She picked up one of the shiny pieces of metal the boy had collected. She knew it was sharp on one edge, because it had hurt his hand and they’d put it away in the cleft of a rock, carefully. She used it sometimes to cut seaweed, if they needed tough seaweed to bind something. She turned it this way and that, marveling at the rippling, ever-changing picture on the flat side that was some sort of a reflection of herself.

“Cut my hair,” she said suddenly to the man. She gathered her locks together at the nape of her neck, catching them with two hands spanned and then circling them securely in one thumb and forefinger, and gave him the knife. Do this thing for me, she thought, to show that you know who I am.

He took the blade and looked into her eyes. She nodded. “Do it. I want to be new.”

So he did.


Story not story

I was trying to write something, but I wrote this instead.


This is a story about a boy
Who finds a shiny thing
And it changes him.

This is a story about a girl
Who fights something
But it turns out to be herself.

This is a story about a man
Who wants to run away
But he can’t escape from himself.

This is a story about a woman
Who sublimates her rage into cooking food for her family every night
But eventually she cracks. (Like an egg.)

This is a story about a place
Where the people are free
Or maybe they just think they are.

This is a story.

This is a story about a time
When nobody had love
But time passed and things got better.

This is a story about the sea
Because I like the sea.

Creativity calling

Writing is addictive.

I put words together, one after the other, flowing through my fingertips and blossoming as if by magic on the screen. I think it, and lo! it appears. If I don’t like it, I can make it go away as easily as it came.

More than that, I can bring a story out of nowhere and set it on the page as if it has every right to be there, to be read by people, to be set free and fly into the world. I don’t know where the story comes from, most of the time; but if I keep typing, something unexpected will make an appearance. I can bend this way or that, leaning into a curve, trying to steer the story, but sometimes it doesn’t want to go there. Sometimes it just stops, it wants to get off. Sometimes I have to pull the cord of the coughing outboard engine a few times, or over and over, until we’re off and chugging again.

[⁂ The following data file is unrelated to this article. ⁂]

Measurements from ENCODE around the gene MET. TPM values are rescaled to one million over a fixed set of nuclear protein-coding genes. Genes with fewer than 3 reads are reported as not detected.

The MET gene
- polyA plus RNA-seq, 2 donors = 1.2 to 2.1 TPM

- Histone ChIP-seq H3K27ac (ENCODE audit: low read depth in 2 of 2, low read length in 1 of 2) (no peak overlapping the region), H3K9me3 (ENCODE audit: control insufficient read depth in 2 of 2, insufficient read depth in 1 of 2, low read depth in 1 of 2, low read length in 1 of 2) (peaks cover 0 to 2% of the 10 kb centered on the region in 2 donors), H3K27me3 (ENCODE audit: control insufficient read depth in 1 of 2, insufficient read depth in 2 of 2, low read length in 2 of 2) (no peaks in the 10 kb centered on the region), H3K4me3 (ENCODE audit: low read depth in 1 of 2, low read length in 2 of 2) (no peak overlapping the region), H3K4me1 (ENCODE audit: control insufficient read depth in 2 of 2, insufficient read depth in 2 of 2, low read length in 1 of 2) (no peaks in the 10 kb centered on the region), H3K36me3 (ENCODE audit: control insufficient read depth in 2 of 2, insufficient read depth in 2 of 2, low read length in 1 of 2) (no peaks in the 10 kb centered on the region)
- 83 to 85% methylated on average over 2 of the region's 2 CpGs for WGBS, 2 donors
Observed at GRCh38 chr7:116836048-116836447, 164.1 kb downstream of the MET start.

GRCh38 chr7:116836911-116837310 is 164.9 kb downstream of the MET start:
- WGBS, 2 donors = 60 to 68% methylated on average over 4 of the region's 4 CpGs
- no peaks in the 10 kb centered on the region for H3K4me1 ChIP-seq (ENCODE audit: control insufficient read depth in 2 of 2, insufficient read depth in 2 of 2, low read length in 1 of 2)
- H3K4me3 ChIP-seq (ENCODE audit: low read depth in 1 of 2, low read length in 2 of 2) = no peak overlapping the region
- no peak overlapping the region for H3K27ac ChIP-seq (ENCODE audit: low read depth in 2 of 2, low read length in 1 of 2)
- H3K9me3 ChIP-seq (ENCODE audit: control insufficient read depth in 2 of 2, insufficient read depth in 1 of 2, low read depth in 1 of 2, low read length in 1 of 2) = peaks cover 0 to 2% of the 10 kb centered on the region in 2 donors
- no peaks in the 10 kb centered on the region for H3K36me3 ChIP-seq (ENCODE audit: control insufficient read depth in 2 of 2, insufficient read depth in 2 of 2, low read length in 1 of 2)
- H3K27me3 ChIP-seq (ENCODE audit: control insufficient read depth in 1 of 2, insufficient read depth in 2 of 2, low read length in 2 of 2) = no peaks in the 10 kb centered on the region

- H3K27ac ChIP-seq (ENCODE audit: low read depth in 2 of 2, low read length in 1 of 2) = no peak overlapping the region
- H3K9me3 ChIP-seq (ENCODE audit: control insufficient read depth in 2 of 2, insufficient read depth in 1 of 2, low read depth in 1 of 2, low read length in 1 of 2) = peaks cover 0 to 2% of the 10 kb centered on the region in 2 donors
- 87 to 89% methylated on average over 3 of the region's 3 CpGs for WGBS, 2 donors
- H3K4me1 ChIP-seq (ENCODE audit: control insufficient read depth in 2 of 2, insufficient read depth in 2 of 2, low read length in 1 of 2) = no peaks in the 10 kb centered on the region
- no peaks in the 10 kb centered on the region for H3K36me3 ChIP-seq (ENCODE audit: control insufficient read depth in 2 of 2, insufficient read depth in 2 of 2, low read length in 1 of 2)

And when it’s done, if it’s ever done, it’s a whole thing where there used to be nothing at all. It’s creation. It’s a thing that I made.

I think I’ll make another.


Maybe a blog post will help me collect my thoughts. They’re a bit scattered at the moment. They come under three main headings:


I don’t usually think much about physics, though I am grateful to it for providing my family’s income, but today there’s a big announcement from an NSF-funded collaboration called LIGO telling everyone that gravitational waves have been detected for the first time. I know a tiny bit about this because this is exactly my husband’s field, though he (sadly) didn’t work on this stuff himself. But we know lots of people who did, and it’s fun watching them have their long-awaited moment just now.


At the start of 2015 I said that taking the kids skiing was something on my wishlist for the year, along with fixing our shower and going to New York. Well, miracles do happen and we fixed our shower up beautifully last August, and we went to NYC twice, and now, finally, we are about to go skiing. A few weeks ago I got all proactive and booked two nights at Liberty Mountain in Pennsylvania, about two hours’ drive from here, as well as a private ski lesson for the kids with us in attendance, so we can start them off right. (B and I have both skied a little, though not for years.) I was delighted with myself for using a Friday off school to get the nights I wanted, and crossed my fingers that the weather would cooperate.